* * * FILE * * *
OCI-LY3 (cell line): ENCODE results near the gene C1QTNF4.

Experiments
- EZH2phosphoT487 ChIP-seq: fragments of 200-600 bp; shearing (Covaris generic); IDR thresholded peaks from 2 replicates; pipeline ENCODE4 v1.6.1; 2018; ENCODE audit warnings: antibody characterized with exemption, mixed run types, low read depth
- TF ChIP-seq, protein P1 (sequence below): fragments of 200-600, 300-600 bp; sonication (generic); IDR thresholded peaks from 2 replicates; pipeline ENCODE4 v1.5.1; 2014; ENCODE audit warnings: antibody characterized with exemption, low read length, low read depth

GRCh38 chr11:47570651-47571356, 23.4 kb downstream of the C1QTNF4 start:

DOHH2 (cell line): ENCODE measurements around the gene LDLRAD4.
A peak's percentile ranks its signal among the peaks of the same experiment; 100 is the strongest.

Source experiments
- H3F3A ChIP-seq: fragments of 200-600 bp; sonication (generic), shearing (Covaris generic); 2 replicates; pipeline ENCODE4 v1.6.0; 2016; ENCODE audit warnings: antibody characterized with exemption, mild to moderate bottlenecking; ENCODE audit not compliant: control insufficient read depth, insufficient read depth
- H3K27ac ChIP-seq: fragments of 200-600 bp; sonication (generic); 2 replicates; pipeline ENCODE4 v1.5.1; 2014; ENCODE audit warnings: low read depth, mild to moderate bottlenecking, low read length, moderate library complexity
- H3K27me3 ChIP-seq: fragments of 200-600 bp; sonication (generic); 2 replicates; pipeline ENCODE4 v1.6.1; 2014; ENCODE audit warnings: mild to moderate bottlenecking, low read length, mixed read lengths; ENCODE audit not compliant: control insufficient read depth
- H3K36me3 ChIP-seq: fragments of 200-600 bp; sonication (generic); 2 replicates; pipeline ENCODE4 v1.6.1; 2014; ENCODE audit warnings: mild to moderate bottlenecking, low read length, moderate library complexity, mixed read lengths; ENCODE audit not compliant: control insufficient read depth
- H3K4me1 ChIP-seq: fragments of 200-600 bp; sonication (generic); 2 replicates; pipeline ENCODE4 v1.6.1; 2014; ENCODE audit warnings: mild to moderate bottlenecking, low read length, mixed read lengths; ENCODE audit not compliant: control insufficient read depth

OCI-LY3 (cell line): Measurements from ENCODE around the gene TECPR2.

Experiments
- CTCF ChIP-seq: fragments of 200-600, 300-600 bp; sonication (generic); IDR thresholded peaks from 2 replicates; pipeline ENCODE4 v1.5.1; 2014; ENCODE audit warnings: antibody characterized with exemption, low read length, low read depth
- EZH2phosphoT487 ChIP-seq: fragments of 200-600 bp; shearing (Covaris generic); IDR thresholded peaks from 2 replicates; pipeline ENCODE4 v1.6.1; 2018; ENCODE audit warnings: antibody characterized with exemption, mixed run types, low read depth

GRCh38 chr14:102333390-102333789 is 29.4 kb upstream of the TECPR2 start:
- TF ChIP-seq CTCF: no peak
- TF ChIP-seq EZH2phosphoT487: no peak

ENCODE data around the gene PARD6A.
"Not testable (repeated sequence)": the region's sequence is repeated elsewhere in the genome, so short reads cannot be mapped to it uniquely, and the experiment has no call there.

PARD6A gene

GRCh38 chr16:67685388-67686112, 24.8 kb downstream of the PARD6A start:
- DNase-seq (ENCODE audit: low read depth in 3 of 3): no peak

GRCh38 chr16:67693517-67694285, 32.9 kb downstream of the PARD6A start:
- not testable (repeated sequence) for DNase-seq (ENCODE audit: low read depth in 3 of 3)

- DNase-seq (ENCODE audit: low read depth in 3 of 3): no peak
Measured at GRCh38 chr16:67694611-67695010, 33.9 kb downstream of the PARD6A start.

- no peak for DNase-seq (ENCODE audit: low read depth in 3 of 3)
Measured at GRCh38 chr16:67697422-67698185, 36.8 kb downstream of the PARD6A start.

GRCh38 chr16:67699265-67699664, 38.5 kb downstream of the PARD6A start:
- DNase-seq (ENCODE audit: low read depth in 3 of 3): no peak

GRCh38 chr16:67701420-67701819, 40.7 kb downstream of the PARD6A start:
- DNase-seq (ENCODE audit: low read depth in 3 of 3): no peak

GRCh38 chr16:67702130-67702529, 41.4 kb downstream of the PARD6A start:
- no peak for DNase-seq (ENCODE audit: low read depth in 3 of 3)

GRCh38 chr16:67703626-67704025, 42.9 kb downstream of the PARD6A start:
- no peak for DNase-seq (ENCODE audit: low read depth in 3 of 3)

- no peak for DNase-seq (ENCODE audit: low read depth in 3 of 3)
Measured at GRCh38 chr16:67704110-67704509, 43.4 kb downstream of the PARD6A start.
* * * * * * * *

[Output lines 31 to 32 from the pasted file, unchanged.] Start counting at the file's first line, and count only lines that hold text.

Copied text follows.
Measured at GRCh38 chr16:67697422-67698185, 36.8 kb downstream of the PARD6A start.

GRCh38 chr16:67699265-67699664, 38.5 kb downstream of the PARD6A start: